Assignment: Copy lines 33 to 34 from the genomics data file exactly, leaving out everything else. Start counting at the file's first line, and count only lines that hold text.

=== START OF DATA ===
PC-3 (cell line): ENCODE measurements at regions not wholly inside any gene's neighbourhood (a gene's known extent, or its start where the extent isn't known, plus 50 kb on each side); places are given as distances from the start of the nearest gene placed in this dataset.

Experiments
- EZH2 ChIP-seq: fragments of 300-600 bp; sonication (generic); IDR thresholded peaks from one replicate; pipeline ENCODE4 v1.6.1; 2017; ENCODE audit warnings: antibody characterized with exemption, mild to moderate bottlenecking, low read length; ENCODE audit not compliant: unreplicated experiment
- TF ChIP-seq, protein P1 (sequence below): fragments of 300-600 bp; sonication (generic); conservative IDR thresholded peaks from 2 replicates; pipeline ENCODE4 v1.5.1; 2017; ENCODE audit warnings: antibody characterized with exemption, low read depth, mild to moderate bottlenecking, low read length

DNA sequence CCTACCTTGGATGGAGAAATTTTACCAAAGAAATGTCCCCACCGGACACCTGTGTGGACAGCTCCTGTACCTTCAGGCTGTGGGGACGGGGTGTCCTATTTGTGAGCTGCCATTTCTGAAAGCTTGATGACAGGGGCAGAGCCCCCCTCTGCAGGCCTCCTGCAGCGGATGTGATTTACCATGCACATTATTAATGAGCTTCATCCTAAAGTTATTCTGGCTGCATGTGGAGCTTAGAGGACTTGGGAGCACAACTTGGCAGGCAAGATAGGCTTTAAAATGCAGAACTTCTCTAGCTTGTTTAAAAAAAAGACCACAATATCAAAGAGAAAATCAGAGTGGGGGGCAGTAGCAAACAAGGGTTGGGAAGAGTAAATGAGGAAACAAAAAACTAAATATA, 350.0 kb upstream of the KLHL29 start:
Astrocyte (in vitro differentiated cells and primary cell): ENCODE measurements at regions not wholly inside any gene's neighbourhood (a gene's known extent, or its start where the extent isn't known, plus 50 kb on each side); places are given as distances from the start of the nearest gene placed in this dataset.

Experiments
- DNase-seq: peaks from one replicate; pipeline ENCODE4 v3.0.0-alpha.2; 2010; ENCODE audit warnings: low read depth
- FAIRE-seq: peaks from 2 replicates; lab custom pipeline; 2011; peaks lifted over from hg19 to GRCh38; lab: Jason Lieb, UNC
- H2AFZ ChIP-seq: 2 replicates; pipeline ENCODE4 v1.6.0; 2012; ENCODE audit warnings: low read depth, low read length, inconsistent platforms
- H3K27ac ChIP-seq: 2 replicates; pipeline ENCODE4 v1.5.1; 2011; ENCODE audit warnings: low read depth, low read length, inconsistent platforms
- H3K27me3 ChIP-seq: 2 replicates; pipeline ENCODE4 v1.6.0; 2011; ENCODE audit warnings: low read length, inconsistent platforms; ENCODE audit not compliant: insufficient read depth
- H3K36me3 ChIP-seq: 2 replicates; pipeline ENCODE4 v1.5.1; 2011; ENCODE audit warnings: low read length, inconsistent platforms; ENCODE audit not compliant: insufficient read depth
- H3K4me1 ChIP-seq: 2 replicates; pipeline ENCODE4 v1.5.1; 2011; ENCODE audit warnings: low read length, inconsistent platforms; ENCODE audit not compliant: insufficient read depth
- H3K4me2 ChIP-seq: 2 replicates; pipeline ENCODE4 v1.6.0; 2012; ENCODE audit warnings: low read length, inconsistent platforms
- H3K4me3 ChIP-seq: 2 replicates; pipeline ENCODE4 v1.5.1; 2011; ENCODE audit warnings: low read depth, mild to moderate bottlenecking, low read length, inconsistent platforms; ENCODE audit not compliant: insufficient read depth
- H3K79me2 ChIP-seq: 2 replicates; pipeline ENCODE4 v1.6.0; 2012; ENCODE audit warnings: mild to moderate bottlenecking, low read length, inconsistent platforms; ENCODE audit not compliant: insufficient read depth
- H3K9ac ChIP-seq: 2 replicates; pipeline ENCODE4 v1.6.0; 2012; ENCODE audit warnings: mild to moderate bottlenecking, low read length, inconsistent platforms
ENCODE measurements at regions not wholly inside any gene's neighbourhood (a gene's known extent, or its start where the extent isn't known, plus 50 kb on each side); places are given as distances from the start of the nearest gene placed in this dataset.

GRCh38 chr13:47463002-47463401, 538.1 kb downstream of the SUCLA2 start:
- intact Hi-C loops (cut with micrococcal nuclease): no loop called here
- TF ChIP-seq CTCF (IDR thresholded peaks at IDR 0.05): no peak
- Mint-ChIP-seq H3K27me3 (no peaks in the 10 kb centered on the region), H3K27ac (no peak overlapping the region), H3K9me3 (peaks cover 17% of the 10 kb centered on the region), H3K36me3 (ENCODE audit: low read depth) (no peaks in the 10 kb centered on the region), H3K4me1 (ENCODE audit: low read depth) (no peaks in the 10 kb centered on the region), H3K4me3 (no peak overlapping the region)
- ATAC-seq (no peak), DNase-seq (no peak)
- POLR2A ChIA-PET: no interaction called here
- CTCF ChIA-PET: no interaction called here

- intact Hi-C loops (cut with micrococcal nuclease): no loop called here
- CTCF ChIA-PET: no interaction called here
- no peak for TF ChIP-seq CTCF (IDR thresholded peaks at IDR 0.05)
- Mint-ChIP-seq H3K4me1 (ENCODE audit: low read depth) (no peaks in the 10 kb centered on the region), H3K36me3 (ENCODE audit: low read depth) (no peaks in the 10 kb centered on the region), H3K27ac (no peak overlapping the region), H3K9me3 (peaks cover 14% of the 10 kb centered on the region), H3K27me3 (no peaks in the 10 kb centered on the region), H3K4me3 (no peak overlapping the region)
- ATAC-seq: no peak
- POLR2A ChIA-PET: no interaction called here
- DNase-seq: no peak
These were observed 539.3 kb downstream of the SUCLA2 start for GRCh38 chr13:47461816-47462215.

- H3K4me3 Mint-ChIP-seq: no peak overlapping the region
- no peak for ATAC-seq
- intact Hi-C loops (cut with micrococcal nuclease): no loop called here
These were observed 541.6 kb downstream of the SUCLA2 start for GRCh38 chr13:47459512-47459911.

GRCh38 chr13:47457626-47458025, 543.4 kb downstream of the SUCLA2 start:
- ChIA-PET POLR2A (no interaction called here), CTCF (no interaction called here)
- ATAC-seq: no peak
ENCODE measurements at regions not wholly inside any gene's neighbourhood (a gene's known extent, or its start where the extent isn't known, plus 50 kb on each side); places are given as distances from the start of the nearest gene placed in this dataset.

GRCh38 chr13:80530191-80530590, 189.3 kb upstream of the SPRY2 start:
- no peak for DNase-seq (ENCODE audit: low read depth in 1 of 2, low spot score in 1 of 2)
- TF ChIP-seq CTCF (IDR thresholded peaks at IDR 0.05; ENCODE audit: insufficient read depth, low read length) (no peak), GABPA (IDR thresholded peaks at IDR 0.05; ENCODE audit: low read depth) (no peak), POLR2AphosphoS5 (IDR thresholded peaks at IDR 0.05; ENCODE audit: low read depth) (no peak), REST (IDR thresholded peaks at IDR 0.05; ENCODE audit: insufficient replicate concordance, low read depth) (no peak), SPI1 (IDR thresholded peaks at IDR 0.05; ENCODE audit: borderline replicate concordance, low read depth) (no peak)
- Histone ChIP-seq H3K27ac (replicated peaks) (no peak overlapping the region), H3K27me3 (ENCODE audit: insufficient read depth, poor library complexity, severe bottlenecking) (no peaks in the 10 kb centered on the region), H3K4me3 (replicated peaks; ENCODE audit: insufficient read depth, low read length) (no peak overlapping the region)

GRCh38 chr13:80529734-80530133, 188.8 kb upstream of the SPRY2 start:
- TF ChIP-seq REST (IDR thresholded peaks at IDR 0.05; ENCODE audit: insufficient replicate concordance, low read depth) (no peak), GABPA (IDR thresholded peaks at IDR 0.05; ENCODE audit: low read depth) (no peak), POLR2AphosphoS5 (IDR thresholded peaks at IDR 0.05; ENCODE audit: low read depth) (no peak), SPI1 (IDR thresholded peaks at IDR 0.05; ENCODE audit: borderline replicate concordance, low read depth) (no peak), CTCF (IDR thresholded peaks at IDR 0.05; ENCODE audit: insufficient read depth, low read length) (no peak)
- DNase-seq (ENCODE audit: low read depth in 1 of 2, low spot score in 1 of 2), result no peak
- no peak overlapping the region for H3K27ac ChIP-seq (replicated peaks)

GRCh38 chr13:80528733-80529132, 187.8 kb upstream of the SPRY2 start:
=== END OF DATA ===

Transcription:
- DNase-seq: no peak
These were observed 539.3 kb downstream of the SUCLA2 start for GRCh38 chr13:47461816-47462215.